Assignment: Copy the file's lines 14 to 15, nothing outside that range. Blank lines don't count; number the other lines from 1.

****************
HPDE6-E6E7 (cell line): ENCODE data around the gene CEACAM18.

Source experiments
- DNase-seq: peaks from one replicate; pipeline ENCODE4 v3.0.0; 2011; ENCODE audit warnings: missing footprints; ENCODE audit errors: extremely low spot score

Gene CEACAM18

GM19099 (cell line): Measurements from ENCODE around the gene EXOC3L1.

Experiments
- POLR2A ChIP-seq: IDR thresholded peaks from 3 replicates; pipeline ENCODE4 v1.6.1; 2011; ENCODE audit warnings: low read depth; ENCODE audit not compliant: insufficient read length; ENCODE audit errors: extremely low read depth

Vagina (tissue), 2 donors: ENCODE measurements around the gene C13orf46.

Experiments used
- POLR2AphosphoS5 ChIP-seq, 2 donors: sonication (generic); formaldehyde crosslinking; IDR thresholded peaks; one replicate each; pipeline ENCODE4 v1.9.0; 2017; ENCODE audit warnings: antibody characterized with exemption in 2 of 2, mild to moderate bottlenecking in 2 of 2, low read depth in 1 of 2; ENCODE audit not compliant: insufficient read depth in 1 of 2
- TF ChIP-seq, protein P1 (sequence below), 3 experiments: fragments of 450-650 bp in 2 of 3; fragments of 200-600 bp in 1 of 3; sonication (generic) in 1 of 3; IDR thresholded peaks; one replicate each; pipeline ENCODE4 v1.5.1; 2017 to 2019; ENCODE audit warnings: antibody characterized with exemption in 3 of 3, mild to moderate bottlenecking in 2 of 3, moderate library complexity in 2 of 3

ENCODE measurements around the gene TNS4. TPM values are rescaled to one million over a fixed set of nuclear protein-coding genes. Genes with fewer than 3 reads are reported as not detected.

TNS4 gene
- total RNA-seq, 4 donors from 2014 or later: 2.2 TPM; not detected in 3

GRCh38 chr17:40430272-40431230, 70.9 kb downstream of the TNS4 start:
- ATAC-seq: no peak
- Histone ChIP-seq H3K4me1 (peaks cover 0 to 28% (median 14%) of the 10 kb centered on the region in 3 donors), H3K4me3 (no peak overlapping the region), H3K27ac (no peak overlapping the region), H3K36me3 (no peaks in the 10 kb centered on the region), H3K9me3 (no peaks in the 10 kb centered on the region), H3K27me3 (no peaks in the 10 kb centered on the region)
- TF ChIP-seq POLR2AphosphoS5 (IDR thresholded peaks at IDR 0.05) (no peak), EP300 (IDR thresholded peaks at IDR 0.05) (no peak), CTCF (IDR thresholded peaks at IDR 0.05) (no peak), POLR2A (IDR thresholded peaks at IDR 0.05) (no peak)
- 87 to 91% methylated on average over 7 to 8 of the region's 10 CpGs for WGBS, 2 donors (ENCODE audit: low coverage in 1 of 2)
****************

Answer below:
- total RNA-seq, 4 donors from 2014 or later: 2.2 TPM; not detected in 3

GRCh38 chr17:40430272-40431230, 70.9 kb downstream of the TNS4 start: